Fiscally conservative liberals and conservatives equally “strongly agree” or “agree” that the American Dream is harder to obtain now than in the past, but they have different opinions on the greatest obstacles to achieving it.
With government gridlock and the partisan political climate topping the list of Affluent investors’ national concerns, Spectrem’s Millionaire Corner endeavors to steer clear of politics. But when it comes to those who identify themselves as conservative or liberal on fiscal issues, a recent Millionaire Corner survey of Affluent households about the definition and attainment of the American Dream reveals a telling divergence of opinion and perhaps surprising accord.
Both view “equal opportunity for all people” as the foundation of the American Dream, a term coined in 1931 by James Truslow Adams. But whereas liberals rank educational opportunities second, conservative respondents rank having sufficient retirement assets.
Fiscal conservatives place a much higher premium on owning a home as part of the American Dream than do their liberal counterparts (50 percent vs. 43 percent), while liberals are more likely to state that an important tenet of the American Dream is that future generations will do better than the current generation (59 percent vs. 51 percent). They, too, are more likely to define the American Dream as having job security (52 percent vs. 45 percent of fiscally conservative respondents.
Fiscally conservative liberals and conservatives equally “strongly agree” or “agree” that the American Dream is harder to obtain now than in the past (81 percent each). Conservatives are only slightly more likely to agree or strongly agree that future generations will struggle to achieve the American Dream (81 percent vs. 78 percent).
As to the obstacles they perceive to be standing in the way of achieving the American Dream, there are marked differences of opinion. Nearly eight-in-ten of fiscal conservatives (77 percent) believe the current political climate is the biggest barrier vs. 66 percent of liberals.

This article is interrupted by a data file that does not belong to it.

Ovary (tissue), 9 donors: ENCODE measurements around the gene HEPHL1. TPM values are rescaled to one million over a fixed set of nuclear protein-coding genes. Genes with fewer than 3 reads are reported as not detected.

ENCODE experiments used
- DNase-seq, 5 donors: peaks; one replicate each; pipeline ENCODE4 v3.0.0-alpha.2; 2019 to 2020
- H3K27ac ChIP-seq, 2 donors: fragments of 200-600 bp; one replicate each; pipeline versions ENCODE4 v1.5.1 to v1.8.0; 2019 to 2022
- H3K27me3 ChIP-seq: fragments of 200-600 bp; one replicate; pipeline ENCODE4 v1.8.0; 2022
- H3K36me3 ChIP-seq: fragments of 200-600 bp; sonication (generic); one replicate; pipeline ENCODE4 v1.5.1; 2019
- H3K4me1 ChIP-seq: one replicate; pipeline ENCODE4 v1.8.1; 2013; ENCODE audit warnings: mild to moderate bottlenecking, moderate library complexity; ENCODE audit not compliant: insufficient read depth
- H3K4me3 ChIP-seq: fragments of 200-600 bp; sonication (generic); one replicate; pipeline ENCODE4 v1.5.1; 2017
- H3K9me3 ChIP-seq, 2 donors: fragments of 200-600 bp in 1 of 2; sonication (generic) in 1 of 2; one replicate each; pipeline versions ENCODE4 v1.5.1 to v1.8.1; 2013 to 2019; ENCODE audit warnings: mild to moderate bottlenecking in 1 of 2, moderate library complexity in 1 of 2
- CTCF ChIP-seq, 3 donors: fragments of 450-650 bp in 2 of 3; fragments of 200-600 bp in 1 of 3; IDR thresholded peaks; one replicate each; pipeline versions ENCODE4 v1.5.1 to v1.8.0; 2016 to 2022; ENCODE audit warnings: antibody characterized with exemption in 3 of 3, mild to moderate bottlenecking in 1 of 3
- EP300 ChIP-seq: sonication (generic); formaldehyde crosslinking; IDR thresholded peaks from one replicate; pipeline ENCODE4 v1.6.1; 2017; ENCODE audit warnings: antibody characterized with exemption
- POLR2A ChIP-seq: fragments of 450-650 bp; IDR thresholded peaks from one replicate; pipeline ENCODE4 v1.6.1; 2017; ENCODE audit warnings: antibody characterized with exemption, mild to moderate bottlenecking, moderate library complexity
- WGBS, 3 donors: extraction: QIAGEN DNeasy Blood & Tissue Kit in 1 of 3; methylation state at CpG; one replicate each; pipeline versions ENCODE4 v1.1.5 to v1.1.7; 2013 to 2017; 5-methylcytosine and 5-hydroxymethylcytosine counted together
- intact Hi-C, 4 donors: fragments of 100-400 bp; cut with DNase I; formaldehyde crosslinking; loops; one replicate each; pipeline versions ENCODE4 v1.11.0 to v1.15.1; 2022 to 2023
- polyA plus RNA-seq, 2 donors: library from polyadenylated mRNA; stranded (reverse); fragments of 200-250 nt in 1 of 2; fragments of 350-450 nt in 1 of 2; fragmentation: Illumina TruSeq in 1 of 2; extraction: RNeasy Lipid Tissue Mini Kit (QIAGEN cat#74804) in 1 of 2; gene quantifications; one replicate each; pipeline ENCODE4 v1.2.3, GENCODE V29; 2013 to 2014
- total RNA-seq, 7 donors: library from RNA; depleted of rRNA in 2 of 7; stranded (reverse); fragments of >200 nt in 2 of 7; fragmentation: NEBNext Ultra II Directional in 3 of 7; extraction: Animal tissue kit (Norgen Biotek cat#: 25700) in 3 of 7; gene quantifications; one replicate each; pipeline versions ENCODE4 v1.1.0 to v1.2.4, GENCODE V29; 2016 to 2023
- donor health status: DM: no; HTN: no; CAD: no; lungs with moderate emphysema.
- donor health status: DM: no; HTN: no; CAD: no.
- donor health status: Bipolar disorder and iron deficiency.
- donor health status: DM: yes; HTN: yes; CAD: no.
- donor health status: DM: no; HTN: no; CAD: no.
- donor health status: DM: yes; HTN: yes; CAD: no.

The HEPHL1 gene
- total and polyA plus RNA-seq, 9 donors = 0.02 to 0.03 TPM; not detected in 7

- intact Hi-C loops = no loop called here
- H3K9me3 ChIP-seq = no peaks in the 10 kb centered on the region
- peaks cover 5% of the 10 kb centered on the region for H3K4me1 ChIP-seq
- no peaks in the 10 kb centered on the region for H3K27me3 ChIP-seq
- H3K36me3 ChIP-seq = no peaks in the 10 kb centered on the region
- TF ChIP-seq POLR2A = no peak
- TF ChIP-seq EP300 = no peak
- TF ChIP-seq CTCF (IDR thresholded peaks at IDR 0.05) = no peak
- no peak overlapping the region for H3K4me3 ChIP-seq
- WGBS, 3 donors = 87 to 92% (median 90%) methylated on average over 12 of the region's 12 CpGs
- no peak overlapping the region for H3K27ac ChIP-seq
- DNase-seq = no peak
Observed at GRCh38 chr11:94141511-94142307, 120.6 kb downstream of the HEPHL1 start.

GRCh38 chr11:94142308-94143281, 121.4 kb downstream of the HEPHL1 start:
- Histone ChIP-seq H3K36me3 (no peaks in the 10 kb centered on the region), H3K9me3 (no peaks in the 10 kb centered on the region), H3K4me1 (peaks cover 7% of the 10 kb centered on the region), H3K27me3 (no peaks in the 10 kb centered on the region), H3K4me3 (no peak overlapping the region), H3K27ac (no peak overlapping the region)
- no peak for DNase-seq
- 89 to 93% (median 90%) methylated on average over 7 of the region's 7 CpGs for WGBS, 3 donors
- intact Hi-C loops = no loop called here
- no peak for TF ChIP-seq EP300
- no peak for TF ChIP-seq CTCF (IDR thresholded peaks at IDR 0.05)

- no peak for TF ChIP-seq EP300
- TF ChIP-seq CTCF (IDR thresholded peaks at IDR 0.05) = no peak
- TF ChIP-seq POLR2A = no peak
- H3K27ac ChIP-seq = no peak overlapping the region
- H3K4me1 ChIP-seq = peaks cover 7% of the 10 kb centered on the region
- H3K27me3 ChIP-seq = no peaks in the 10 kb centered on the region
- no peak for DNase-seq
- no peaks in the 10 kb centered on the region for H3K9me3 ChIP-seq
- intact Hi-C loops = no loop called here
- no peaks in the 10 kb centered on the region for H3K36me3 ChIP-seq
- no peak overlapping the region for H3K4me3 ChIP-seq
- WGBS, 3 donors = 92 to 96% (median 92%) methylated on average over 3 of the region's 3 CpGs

Fiscal liberals, meanwhile, rank educational costs as the second biggest obstacle to achieving the American Dream (56 percent vs. 44 percent of conservatives), while fiscal conservatives believe it is international concerns (44 percent vs. 38 percent of liberals), which were dominating the news when this survey was taken (affluent investors overall said that news stories about international events are currently having the biggest impact on their economic outlook).
Fiscally liberal respondents were twice as likely as their conservative cohorts (26 percent vs. 13 percent) to say that educational opportunities were the biggest obstacle to achieving the American Dream. Thirty-eight percent also consider present job security as a barrier to the American Dream compared with 28 percent of conservatives.
Donald Liebenson writes news and features for Millionaire Corner. He has been published in the Chicago Tribune, The Chicago Sun-Times, The Los Angeles Times, Fiscal Times, Entertainment Weekly, Huffington Post, and other outlets. He has also served as a marketing writer for Chicago-based Questar Entertainment and distributor Baker & Taylor.
A graduate of the University of Southern California, he is married with a college-age son. He also writes extensively about entertainment.